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A Tribute to Hubert de Ravinel, Co-founder of Little Brothers 

In these times when peace is at stake in the world, Little Brothers would like to pay tribute to a great Québécer who recently passed away: Hubert de Ravinel, who co-founded our organization dedicated to supporting isolated seniors in 1962 in Montréal. A man of great wisdom, he passed away on February 14, at the age of 88, leaving an entire community in mourning.

A professor, radio and television host, essayist, poet, and short story writer, Hubert de Ravinel has been awarded numerous distinctions, including the Ordre national du Québec and the Légion d’honneur française. However, it is for his simplicity, humility, and dedication that we remember him. He gave his life to beautify the lives of others, he did everything to arouse interest in those who were sorely lacking: the elderly.

When Hubert de Ravinel co-founded The Little Brothers of the Poor, as the organization was called when it was founded, the Quiet Revolution was in full swing in Québec. All eyes were definitely on the future, but much less on the elderly, referred to them as “old people” at the time. Too often, our transforming society has left them behind during these major changes that have profoundly affected Québec.

Thus, it is in a context of great social transformations that Hubert de Ravinel has distinguished himself by transmitting a unifying message of love about seniors. “Flowers before bread,” he said, emphasizing the importance of empathy and consideration in our social relationships. As an ambassador of peace, he was the voice of these people so that they would not be forgotten.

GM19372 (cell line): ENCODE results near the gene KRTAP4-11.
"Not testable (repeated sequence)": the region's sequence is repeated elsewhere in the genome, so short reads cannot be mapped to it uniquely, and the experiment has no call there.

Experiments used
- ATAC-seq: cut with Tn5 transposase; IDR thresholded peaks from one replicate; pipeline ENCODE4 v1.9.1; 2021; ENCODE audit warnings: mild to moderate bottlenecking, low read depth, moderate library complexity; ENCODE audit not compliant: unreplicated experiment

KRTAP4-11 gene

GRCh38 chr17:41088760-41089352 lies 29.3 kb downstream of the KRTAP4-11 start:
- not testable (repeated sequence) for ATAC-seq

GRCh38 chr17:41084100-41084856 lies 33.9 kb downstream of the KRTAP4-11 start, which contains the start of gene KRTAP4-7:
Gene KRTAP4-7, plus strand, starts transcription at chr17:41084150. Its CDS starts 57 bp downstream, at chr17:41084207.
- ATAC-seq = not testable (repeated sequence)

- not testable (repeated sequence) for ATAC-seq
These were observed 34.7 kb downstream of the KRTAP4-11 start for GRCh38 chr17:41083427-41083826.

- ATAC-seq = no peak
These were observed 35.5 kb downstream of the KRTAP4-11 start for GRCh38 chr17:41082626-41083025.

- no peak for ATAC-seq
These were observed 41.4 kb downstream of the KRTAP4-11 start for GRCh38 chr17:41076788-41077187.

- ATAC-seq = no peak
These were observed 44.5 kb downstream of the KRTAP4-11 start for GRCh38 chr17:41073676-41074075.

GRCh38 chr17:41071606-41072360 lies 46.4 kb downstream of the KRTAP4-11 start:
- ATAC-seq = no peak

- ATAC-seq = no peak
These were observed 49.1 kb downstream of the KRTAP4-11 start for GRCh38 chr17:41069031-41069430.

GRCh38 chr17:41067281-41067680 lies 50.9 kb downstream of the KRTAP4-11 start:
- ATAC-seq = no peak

To those elderly people who often say that they don’t need anything, that all they have to do is wait for time to pass and that it is no longer their place to dream, Hubert de Ravinel said: “You matter to us, your life and your dreams still matter, and we will be with you until the end.” Armed with his flowers and his unfailing determination, Hubert de Ravinel has led this “revolution” in the consideration and treatment of those to whom we are so deeply indebted.

It is from this founding inspiration that Little Brothers has been operating for 60 years and that thousands of lives have been positively impacted. Many seniors have been reunited with their families, many volunteers have become involved, and generous donors have supported the cause, all inspired by this focus on the unique and irreplaceable value of each person, including seniors. To date, despite the magnitude of the challenges that remain to be addressed, Little Brothers continues to honour Hubert de Ravinel’s commitment. The energy deployed by our numerous teams and our more than 2,500 volunteers across the province are proof of this.

Thus, the departure of a man of immense kindness comes at a time when war is raging in Ukraine. In this context, it is definitely appropriate to highlight the great legacy he has left to Québec. This is a remarkable contribution to the inclusion and solidarity that are today an integral part of Québec’s social fabric. He passes on to us a powerful heritage of peace and social justice that is more important than ever to cherish and preserve.

Thank you for everything, Hubert de Ravinel.

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